This fascinating South African publication was written for South African pupils to study apartheid - "now that it is possible to do so". Rob Sieborger teaches at the University of Cape Town, and Gail Weldon is director of studies at a Cape Town school.
A book on apartheid by South Africans makes for an insightful and particularly relevant selection of sources. But What is Evidence? is not main-ly about apartheid. It is an object lesson in how to develop pupils' sourcework skills.
The first exercises teach simple cataloguing and factual extraction. Later spreads address bias and reliability, contradictory evidence and interpretations of history, and synthesis of a narrative from different sources. Teachers who are uncertain about sourcework might want to buy this book - even if they do not study South Africa - just to copy its approach, which could easily be adapted to any content material.
A range of sourcework skills is addressed through the study of apartheid. Pupils learn "what sources tell us", for example, by considering: "How did apartheid affect the lives of people in South Africa?" A selection of evidence allows them to answer this.
Questions follow, however, which direct their attention to the problem of the survival of certain sources and the destruction of others.
The authors explain the historian's task clearly and simply. They are practical: the reader learns that "not all sources consulted will be useful". They are realistic: for instance, pupils are shown how to research Bantu Education, assuming they could find only two, secondary sources in the school library!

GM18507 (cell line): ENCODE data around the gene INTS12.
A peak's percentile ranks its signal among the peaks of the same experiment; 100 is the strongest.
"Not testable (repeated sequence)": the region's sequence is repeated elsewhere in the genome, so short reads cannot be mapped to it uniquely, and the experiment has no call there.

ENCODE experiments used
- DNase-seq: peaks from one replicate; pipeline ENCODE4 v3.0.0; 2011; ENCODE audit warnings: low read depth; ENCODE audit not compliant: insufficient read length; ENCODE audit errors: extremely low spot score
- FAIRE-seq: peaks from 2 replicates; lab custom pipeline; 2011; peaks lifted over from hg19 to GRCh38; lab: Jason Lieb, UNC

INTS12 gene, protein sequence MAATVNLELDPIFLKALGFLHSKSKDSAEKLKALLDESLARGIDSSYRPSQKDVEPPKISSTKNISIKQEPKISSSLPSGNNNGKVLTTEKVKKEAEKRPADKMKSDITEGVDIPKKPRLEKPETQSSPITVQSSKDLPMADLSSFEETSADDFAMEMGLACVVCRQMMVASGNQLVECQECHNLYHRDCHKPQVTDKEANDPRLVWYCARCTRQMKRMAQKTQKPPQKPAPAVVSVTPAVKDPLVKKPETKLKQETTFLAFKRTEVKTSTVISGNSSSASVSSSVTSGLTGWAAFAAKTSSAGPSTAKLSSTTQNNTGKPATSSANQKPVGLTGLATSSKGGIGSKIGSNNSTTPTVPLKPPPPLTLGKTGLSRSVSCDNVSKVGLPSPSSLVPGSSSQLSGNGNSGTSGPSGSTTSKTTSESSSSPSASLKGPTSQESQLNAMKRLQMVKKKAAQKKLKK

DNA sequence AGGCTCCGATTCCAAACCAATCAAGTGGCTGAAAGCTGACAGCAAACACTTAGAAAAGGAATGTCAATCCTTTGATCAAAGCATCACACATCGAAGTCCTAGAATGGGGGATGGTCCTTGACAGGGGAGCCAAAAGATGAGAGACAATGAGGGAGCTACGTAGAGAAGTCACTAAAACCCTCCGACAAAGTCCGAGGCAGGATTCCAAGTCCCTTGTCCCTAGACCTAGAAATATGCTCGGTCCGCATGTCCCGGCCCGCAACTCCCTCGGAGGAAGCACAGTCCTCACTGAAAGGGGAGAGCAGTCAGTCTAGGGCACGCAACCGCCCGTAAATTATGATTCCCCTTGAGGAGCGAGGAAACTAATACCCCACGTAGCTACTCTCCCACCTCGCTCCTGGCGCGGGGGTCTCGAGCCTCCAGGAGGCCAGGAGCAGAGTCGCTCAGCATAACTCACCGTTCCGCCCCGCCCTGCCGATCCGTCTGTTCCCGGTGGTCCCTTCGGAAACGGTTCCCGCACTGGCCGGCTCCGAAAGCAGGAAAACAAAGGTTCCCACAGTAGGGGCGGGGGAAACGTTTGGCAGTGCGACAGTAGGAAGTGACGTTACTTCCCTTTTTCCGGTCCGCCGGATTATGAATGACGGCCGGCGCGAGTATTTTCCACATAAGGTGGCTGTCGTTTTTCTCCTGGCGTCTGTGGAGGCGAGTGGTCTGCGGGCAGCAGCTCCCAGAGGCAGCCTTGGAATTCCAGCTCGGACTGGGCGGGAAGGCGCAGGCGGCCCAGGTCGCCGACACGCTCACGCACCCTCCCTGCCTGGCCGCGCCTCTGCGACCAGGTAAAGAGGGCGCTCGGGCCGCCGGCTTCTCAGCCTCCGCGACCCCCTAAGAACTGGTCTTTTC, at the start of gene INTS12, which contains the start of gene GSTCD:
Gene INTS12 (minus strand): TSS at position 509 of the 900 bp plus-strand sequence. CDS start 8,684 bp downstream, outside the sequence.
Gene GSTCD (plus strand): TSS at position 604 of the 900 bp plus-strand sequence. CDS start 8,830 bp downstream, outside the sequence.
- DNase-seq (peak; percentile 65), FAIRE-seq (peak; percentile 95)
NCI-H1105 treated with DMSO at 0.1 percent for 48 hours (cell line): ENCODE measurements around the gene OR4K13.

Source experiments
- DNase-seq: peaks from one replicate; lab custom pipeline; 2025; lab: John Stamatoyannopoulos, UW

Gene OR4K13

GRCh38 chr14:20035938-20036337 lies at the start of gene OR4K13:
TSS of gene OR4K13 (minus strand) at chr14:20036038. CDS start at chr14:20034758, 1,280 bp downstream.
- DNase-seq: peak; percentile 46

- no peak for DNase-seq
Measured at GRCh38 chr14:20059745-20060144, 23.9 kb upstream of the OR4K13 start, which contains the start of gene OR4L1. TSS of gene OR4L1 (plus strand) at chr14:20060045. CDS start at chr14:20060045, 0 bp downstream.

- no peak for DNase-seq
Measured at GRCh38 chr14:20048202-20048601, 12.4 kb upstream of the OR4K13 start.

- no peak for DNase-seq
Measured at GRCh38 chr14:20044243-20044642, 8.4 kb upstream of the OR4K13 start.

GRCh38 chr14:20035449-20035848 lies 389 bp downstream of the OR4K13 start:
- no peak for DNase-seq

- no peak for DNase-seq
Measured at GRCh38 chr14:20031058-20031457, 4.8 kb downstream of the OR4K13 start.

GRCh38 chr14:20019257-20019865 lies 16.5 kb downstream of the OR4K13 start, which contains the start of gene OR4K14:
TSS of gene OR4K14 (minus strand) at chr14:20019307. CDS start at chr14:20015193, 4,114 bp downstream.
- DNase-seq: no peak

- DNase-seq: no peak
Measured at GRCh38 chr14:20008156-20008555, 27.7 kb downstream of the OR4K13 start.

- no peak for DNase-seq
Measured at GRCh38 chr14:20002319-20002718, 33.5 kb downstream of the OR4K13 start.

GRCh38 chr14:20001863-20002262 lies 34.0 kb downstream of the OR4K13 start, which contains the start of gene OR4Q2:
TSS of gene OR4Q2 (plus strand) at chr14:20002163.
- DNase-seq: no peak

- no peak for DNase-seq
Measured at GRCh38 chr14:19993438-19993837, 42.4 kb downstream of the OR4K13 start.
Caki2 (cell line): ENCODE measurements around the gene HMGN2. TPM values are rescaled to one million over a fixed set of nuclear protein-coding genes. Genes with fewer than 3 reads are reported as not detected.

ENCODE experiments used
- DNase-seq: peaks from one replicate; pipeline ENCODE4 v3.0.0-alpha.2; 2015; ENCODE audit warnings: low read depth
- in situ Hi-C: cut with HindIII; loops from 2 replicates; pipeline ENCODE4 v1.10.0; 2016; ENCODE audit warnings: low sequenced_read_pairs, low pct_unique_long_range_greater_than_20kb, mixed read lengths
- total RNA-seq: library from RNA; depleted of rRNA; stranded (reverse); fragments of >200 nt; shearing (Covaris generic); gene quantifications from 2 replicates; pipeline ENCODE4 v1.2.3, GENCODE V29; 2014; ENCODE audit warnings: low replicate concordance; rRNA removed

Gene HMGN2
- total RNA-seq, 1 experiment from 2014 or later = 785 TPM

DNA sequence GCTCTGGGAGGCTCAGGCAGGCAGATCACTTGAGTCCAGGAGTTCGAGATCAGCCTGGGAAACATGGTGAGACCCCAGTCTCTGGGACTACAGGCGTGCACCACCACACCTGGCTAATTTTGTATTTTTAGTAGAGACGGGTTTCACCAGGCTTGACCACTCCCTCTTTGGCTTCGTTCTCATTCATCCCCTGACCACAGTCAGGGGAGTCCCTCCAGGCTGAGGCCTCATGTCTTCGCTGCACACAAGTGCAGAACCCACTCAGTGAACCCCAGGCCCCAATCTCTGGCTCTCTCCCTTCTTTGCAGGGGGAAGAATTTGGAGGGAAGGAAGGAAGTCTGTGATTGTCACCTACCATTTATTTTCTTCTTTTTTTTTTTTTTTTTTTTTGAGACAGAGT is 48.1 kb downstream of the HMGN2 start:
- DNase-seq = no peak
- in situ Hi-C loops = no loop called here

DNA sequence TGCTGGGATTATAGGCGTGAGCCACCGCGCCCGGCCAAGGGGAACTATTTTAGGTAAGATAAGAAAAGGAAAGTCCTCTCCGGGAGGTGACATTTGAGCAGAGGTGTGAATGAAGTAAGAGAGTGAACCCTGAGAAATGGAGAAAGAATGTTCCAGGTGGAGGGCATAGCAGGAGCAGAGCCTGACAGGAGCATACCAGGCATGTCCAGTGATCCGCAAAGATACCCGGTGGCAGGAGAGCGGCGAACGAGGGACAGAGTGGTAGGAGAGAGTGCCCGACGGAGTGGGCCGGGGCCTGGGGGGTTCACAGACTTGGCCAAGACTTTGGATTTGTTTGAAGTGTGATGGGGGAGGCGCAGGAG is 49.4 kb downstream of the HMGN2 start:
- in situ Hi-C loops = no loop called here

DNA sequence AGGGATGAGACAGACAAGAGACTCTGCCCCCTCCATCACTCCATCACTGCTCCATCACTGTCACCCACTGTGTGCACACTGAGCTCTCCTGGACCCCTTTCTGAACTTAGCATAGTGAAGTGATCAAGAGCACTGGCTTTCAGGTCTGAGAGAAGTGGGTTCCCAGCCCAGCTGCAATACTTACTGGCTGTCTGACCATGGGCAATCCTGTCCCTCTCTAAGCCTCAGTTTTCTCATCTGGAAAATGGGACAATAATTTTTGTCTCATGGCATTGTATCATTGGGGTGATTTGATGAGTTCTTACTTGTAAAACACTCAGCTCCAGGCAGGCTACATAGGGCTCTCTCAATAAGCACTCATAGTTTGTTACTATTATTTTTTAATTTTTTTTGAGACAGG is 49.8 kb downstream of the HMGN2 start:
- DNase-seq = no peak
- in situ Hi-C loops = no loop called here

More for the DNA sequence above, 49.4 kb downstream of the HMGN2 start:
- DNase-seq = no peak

A foreword explains that the authors do not feel neutral about apartheid. But I do not think anyone will have difficulty with the book's treatment of its subject; it seemed to me to be surprisingly objective.
It is not, however, for the less able pupil. Although it starts with very easy exercises, it is text-heavy and black-and-white, which may turn them off.
Nevertheless, What is Evidence? is what it claims to be: a skills-based approach to history. It will be an excellent supplement to a Modern World topic on South Africa. Rather than adopting a textbook which tries (and perhaps fails) to do sourcework within a narrative framework, you might wish to try an approach which uses a simple narrative text, and then studies this book to address the sourcework skills.